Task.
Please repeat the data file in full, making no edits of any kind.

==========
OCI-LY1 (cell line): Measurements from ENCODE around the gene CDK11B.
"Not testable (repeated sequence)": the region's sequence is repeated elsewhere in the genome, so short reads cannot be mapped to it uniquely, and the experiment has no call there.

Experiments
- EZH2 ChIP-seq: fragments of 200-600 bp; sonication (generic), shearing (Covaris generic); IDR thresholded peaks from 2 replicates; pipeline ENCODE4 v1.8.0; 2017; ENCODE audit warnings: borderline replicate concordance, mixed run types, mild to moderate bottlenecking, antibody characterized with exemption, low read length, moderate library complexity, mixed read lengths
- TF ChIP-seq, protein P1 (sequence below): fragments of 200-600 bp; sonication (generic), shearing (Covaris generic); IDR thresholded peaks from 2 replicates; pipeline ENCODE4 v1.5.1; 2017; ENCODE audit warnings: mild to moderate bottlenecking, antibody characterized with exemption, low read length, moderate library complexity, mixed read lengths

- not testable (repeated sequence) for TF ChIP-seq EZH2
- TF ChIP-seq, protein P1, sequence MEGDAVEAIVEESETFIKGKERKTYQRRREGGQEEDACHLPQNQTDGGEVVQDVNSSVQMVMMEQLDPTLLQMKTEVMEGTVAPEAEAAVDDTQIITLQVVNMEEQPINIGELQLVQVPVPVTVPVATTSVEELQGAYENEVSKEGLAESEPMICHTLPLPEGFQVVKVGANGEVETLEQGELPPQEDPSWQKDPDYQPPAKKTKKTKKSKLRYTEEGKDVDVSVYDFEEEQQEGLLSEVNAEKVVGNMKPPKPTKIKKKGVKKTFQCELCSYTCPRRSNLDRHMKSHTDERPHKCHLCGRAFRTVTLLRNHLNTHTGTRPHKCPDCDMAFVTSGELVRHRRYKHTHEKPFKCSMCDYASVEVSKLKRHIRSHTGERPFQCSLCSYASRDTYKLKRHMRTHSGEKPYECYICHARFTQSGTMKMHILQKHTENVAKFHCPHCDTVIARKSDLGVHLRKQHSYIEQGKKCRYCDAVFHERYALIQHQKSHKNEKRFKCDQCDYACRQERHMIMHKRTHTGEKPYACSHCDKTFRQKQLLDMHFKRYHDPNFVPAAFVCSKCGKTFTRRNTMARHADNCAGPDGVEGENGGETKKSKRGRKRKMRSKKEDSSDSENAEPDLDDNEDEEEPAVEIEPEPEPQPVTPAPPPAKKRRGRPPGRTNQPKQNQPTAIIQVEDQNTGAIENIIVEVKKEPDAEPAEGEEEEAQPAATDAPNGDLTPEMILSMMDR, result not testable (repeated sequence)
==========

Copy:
OCI-LY1 (cell line): Measurements from ENCODE around the gene CDK11B.
"Not testable (repeated sequence)": the region's sequence is repeated elsewhere in the genome, so short reads cannot be mapped to it uniquely, and the experiment has no call there.

Experiments
- EZH2 ChIP-seq: fragments of 200-600 bp; sonication (generic), shearing (Covaris generic); IDR thresholded peaks from 2 replicates; pipeline ENCODE4 v1.8.0; 2017; ENCODE audit warnings: borderline replicate concordance, mixed run types, mild to moderate bottlenecking, antibody characterized with exemption, low read length, moderate library complexity, mixed read lengths
- TF ChIP-seq, protein P1 (sequence below): fragments of 200-600 bp; sonication (generic), shearing (Covaris generic); IDR thresholded peaks from 2 replicates; pipeline ENCODE4 v1.5.1; 2017; ENCODE audit warnings: mild to moderate bottlenecking, antibody characterized with exemption, low read length, moderate library complexity, mixed read lengths

- not testable (repeated sequence) for TF ChIP-seq EZH2
- TF ChIP-seq, protein P1, sequence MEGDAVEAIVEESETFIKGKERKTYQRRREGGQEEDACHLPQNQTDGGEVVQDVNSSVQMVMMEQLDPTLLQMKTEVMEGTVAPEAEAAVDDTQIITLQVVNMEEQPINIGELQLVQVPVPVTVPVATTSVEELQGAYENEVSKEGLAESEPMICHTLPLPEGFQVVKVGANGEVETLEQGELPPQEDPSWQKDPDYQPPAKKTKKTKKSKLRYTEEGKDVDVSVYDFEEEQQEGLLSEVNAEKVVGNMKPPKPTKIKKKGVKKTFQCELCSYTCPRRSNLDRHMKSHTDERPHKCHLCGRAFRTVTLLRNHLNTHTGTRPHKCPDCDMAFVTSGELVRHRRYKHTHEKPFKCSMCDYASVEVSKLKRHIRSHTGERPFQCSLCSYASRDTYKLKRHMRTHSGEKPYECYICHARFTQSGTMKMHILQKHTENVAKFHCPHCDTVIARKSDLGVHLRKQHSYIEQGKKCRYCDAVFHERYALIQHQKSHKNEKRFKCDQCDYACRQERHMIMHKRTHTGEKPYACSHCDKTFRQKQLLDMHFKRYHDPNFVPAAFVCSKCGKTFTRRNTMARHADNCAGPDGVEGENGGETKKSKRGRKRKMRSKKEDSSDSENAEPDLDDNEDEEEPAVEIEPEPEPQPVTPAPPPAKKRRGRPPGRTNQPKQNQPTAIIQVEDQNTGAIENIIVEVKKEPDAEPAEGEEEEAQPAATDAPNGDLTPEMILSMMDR, result not testable (repeated sequence)